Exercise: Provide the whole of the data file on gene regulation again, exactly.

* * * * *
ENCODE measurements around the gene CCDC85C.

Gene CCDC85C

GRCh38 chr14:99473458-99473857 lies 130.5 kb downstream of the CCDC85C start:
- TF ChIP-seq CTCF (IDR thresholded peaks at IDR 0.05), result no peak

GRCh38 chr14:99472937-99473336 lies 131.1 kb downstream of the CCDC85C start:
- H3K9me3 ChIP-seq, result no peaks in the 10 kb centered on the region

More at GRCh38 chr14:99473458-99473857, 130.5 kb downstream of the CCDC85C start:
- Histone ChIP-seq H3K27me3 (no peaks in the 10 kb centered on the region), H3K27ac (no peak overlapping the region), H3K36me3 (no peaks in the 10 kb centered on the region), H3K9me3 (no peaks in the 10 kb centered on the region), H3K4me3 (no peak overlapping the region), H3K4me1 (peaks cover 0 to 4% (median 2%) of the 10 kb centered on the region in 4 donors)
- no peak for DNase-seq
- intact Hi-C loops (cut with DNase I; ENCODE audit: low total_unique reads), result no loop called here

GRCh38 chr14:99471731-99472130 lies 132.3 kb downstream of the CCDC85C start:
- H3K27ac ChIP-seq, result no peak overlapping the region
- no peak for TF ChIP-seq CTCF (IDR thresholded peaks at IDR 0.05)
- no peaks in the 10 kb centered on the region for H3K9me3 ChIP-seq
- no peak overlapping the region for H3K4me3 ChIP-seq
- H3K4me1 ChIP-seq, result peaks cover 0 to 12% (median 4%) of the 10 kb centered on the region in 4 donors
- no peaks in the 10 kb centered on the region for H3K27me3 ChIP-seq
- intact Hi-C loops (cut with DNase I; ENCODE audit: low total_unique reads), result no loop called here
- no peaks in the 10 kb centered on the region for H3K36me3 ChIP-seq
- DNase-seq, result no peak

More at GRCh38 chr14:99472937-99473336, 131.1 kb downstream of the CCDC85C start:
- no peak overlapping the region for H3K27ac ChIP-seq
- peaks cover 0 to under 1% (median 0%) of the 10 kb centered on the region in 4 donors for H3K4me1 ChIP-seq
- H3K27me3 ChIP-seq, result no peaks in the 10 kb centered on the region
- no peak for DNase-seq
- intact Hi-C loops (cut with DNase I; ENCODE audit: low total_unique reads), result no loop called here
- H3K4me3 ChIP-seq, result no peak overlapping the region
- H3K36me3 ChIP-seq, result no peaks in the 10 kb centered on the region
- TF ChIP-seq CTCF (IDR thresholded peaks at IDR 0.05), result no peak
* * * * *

ENCODE measurements around the gene CCDC85C.

Gene CCDC85C

GRCh38 chr14:99473458-99473857 lies 130.5 kb downstream of the CCDC85C start:
- TF ChIP-seq CTCF (IDR thresholded peaks at IDR 0.05), result no peak

GRCh38 chr14:99472937-99473336 lies 131.1 kb downstream of the CCDC85C start:
- H3K9me3 ChIP-seq, result no peaks in the 10 kb centered on the region

More at GRCh38 chr14:99473458-99473857, 130.5 kb downstream of the CCDC85C start:
- Histone ChIP-seq H3K27me3 (no peaks in the 10 kb centered on the region), H3K27ac (no peak overlapping the region), H3K36me3 (no peaks in the 10 kb centered on the region), H3K9me3 (no peaks in the 10 kb centered on the region), H3K4me3 (no peak overlapping the region), H3K4me1 (peaks cover 0 to 4% (median 2%) of the 10 kb centered on the region in 4 donors)
- no peak for DNase-seq
- intact Hi-C loops (cut with DNase I; ENCODE audit: low total_unique reads), result no loop called here

GRCh38 chr14:99471731-99472130 lies 132.3 kb downstream of the CCDC85C start:
- H3K27ac ChIP-seq, result no peak overlapping the region
- no peak for TF ChIP-seq CTCF (IDR thresholded peaks at IDR 0.05)
- no peaks in the 10 kb centered on the region for H3K9me3 ChIP-seq
- no peak overlapping the region for H3K4me3 ChIP-seq
- H3K4me1 ChIP-seq, result peaks cover 0 to 12% (median 4%) of the 10 kb centered on the region in 4 donors
- no peaks in the 10 kb centered on the region for H3K27me3 ChIP-seq
- intact Hi-C loops (cut with DNase I; ENCODE audit: low total_unique reads), result no loop called here
- no peaks in the 10 kb centered on the region for H3K36me3 ChIP-seq
- DNase-seq, result no peak

More at GRCh38 chr14:99472937-99473336, 131.1 kb downstream of the CCDC85C start:
- no peak overlapping the region for H3K27ac ChIP-seq
- peaks cover 0 to under 1% (median 0%) of the 10 kb centered on the region in 4 donors for H3K4me1 ChIP-seq
- H3K27me3 ChIP-seq, result no peaks in the 10 kb centered on the region
- no peak for DNase-seq
- intact Hi-C loops (cut with DNase I; ENCODE audit: low total_unique reads), result no loop called here
- H3K4me3 ChIP-seq, result no peak overlapping the region
- H3K36me3 ChIP-seq, result no peaks in the 10 kb centered on the region
- TF ChIP-seq CTCF (IDR thresholded peaks at IDR 0.05), result no peak